"I didn't see my dream job, so I had to invent it," smiles Bridget McGinty, the owner and chef behind the popular Tastebuds restaurant (1400 East 30th St., 216-344-1770, tastebudsrestaurant.com) in Cleveland's St. Clair-Superior neighborhood.
Born to a large working-class Irish Catholic family in Lakewood, McGinty was raised on a diet of meat, potatoes and Wonder Bread. After graduating from Erieview Catholic, McGinty knew that college was not in the cards. "It was not an option for me, so I decided to join the Army." Unfortunately, the Army's strict height and weight requirements became a hurdle and McGinty was rejected three times.
That final rejection hit McGinty hard. Walking out of the Federal Building downtown one day, the 18-year-old stumbled into the newly built Galleria Mall to find work. "I found the courage and walked into the Ninth Street Grill," explains McGinty. "They hired me as a busser on the spot and changed my life forever."
The Ninth Street Grill was the start of many notable stints where McGinty was fortunate enough to work alongside some future culinary rock stars. "I worked eight years at Ninth Street, from bussing tables and serving to bartending," says McGinty. "I was also lucky to watch chef Karen Small and John Minnillo [Paul's brother] in action. They ignited my culinary curiosity and sparked my entrepreneurial spirit."
When Ninth Street Grill closed, McGinty was back to the job search. The front-of-the-house vet landed at Johnny's Downtown, where she was a server, but she was drawn to the kitchen. "One day I was hanging out in the kitchen and a chef slid me a taste of lobster-thyme risotto," she recalls. "When I tasted it I began to cry. I had never tasted anything so absolutely divine."
The chef grabbed McGinty by the shoulders and said, "You're on the wrong side of the kitchen; you're one of us!" The next day executive chef Vid Lutz suggested to her that she enroll in the Pennsylvania Culinary Institute. Six weeks later, McGinty was enrolled and living in Pittsburgh.
At age 27, McGinty worked an internship at Baricelli Inn, where chef and owner Paul Minnillo taught her even more. "Paul taught me how to truly season food," she says.
While cooking was her passion, McGinty knew she needed money to fulfill her real dream of restaurant ownership. She accepted a server position at Blue Point Grille, where service comes before pretty much everything. "Blue Point taught me to do whatever it takes for the customer, plus I got to watch then-executive chef Rocco Whalen," she says.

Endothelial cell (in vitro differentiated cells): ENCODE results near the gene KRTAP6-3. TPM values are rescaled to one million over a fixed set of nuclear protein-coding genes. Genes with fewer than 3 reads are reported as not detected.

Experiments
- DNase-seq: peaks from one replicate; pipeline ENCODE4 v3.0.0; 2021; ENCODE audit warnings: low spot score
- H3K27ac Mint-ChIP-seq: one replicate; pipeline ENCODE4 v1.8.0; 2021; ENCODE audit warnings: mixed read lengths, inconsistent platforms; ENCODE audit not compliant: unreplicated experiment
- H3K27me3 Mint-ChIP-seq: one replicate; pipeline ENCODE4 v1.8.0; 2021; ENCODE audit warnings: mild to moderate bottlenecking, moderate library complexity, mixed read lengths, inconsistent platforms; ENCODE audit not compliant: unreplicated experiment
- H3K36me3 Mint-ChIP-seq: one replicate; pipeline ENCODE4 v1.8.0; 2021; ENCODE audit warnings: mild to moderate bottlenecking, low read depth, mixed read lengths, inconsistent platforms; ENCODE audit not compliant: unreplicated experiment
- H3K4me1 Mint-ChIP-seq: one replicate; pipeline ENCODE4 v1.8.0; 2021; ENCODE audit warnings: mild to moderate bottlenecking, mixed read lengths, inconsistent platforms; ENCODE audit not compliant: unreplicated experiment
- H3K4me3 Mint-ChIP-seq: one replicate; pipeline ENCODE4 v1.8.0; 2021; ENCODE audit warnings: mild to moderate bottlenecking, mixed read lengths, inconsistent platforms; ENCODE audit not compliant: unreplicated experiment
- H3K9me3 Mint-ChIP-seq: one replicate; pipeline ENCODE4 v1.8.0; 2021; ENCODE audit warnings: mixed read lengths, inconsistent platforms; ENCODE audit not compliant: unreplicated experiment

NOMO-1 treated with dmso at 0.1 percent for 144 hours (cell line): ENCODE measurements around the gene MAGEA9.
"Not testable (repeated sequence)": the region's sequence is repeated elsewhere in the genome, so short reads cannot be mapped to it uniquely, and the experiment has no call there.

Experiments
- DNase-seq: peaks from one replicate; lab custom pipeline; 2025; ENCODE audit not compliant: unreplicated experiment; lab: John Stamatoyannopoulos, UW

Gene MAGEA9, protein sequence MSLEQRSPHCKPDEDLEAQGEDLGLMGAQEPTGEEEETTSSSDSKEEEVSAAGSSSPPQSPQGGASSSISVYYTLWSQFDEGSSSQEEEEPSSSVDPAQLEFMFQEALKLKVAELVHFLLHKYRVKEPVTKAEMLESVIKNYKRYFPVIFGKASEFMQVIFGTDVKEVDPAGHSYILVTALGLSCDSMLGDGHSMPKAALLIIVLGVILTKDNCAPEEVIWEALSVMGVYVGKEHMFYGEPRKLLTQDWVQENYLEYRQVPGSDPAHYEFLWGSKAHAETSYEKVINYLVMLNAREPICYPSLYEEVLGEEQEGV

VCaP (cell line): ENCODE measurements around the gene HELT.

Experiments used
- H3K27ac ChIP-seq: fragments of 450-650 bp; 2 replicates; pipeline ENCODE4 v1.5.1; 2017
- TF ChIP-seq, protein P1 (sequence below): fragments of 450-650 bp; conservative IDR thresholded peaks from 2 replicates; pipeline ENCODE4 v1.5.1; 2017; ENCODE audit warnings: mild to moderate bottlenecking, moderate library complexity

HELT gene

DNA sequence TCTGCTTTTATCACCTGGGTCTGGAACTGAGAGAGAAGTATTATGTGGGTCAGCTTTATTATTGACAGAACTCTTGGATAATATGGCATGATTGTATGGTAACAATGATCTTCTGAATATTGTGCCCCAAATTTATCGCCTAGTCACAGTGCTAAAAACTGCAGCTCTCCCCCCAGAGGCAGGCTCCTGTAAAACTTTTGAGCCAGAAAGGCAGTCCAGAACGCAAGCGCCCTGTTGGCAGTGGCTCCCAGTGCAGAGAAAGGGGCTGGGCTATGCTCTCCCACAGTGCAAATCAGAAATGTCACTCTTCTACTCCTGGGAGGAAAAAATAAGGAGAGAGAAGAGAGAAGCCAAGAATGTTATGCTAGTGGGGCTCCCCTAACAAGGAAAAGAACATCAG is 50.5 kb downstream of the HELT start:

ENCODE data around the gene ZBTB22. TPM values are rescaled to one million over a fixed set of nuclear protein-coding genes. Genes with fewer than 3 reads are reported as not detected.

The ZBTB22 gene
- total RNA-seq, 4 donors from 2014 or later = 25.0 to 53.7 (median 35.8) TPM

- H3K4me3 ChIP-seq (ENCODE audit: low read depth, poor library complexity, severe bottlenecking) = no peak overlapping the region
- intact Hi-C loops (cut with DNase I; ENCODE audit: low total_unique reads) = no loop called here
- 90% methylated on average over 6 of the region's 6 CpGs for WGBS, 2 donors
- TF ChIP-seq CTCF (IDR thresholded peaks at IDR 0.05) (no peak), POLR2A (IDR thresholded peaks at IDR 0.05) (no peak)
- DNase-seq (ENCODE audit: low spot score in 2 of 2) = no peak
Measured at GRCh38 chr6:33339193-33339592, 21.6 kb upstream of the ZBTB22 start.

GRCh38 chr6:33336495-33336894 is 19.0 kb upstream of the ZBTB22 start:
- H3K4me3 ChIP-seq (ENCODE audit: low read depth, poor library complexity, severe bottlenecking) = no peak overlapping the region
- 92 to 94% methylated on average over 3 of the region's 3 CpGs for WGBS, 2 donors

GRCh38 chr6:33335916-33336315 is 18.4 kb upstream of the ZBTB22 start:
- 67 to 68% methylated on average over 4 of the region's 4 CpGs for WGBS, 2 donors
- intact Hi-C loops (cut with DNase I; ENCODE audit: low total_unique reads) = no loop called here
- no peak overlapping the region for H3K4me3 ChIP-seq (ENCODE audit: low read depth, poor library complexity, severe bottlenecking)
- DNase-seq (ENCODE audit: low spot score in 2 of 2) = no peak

A one-year stint at Blue Point allowed her to set aside some cash—and it also helped her refine her concept: lunch only. "Most of the restaurants I worked for would make money at lunch and lose money at dinner, or vice versa," she notes. "One meal, one shift eliminates that problem. So my concept was going to be lunch only."
McGinty's unconventional approach drew her to a risky section of Cleveland, where vacant warehouses seemingly outnumbered people. On her 30th birthday, McGinty opened Tastebuds on East 30th Street. That was a dozen years ago, qualifying as a feat in every meaning of the word.
Daily, guests pack the place, sliding through the cafeteria-style line to load up their trays with "roasted, toasted and grilled salad," Greek pasta, grilled meatloaf and barbecue chicken. Long a farm-to-table disciple, McGinty plans her menu around local vendors like the Chefs Garden and Cleveland Crop.
The interior is Boho chic, with exposed brick and colorful artwork. A large party room allows local businesses to host meetings and events.
With her business running on all cylinders, McGinty was able to focus on her personal life. She recently married, and she and her husband Abaz are expecting their first child. Her plans don't stop there: She hopes to one day pen her memoir, and a new food truck is in the works.
When asked about her approach to life and career, she points to the phrase on her staff's shirt. "Live like there's no tomorrow, eat like there might be."
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